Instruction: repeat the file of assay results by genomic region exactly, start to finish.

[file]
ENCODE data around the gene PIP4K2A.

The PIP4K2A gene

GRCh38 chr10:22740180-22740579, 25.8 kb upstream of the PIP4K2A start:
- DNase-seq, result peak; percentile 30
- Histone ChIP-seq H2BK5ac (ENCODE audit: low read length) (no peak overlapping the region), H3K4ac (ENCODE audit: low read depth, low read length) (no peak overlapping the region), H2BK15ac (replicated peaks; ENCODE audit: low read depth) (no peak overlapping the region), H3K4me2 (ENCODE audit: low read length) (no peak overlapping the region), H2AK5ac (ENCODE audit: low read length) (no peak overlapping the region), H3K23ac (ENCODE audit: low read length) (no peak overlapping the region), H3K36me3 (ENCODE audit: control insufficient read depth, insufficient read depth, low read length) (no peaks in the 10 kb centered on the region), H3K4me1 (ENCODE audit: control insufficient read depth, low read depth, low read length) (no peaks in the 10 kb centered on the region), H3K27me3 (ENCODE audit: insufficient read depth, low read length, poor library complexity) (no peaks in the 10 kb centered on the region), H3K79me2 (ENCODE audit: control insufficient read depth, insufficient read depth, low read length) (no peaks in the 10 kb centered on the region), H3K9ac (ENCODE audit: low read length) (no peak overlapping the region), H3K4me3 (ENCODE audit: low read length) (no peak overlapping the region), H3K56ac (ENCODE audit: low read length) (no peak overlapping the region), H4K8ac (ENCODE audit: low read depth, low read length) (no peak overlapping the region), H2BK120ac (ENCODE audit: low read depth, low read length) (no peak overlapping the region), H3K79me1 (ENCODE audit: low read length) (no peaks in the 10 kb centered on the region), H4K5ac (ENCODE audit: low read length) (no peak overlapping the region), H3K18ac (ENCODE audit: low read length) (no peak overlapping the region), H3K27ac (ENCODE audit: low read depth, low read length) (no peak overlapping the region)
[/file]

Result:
ENCODE data around the gene PIP4K2A.

The PIP4K2A gene

GRCh38 chr10:22740180-22740579, 25.8 kb upstream of the PIP4K2A start:
- DNase-seq, result peak; percentile 30
- Histone ChIP-seq H2BK5ac (ENCODE audit: low read length) (no peak overlapping the region), H3K4ac (ENCODE audit: low read depth, low read length) (no peak overlapping the region), H2BK15ac (replicated peaks; ENCODE audit: low read depth) (no peak overlapping the region), H3K4me2 (ENCODE audit: low read length) (no peak overlapping the region), H2AK5ac (ENCODE audit: low read length) (no peak overlapping the region), H3K23ac (ENCODE audit: low read length) (no peak overlapping the region), H3K36me3 (ENCODE audit: control insufficient read depth, insufficient read depth, low read length) (no peaks in the 10 kb centered on the region), H3K4me1 (ENCODE audit: control insufficient read depth, low read depth, low read length) (no peaks in the 10 kb centered on the region), H3K27me3 (ENCODE audit: insufficient read depth, low read length, poor library complexity) (no peaks in the 10 kb centered on the region), H3K79me2 (ENCODE audit: control insufficient read depth, insufficient read depth, low read length) (no peaks in the 10 kb centered on the region), H3K9ac (ENCODE audit: low read length) (no peak overlapping the region), H3K4me3 (ENCODE audit: low read length) (no peak overlapping the region), H3K56ac (ENCODE audit: low read length) (no peak overlapping the region), H4K8ac (ENCODE audit: low read depth, low read length) (no peak overlapping the region), H2BK120ac (ENCODE audit: low read depth, low read length) (no peak overlapping the region), H3K79me1 (ENCODE audit: low read length) (no peaks in the 10 kb centered on the region), H4K5ac (ENCODE audit: low read length) (no peak overlapping the region), H3K18ac (ENCODE audit: low read length) (no peak overlapping the region), H3K27ac (ENCODE audit: low read depth, low read length) (no peak overlapping the region)